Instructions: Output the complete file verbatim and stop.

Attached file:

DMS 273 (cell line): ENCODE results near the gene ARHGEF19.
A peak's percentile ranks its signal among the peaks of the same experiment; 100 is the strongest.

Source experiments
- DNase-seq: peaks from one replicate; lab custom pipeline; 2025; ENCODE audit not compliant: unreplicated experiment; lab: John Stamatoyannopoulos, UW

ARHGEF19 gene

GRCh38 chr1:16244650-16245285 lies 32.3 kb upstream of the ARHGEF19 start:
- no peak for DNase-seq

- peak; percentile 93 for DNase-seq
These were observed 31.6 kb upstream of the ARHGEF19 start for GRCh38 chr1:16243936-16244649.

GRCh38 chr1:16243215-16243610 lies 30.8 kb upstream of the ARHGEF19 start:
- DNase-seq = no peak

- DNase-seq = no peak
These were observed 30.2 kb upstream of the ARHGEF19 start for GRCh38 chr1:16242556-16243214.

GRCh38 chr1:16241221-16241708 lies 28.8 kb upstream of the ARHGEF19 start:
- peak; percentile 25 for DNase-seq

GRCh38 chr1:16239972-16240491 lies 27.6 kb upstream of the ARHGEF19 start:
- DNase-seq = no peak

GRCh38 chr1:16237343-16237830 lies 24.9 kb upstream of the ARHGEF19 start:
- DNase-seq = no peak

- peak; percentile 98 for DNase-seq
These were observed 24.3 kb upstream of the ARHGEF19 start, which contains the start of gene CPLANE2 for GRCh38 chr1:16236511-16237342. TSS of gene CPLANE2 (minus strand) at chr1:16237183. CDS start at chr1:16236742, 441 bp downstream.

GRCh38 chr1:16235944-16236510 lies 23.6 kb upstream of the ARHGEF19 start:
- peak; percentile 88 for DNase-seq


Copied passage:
DMS 273 (cell line): ENCODE results near the gene ARHGEF19.
A peak's percentile ranks its signal among the peaks of the same experiment; 100 is the strongest.

Source experiments
- DNase-seq: peaks from one replicate; lab custom pipeline; 2025; ENCODE audit not compliant: unreplicated experiment; lab: John Stamatoyannopoulos, UW

ARHGEF19 gene

GRCh38 chr1:16244650-16245285 lies 32.3 kb upstream of the ARHGEF19 start:
- no peak for DNase-seq

- peak; percentile 93 for DNase-seq
These were observed 31.6 kb upstream of the ARHGEF19 start for GRCh38 chr1:16243936-16244649.

GRCh38 chr1:16243215-16243610 lies 30.8 kb upstream of the ARHGEF19 start:
- DNase-seq = no peak

- DNase-seq = no peak
These were observed 30.2 kb upstream of the ARHGEF19 start for GRCh38 chr1:16242556-16243214.

GRCh38 chr1:16241221-16241708 lies 28.8 kb upstream of the ARHGEF19 start:
- peak; percentile 25 for DNase-seq

GRCh38 chr1:16239972-16240491 lies 27.6 kb upstream of the ARHGEF19 start:
- DNase-seq = no peak

GRCh38 chr1:16237343-16237830 lies 24.9 kb upstream of the ARHGEF19 start:
- DNase-seq = no peak

- peak; percentile 98 for DNase-seq
These were observed 24.3 kb upstream of the ARHGEF19 start, which contains the start of gene CPLANE2 for GRCh38 chr1:16236511-16237342. TSS of gene CPLANE2 (minus strand) at chr1:16237183. CDS start at chr1:16236742, 441 bp downstream.

GRCh38 chr1:16235944-16236510 lies 23.6 kb upstream of the ARHGEF19 start:
- peak; percentile 88 for DNase-seq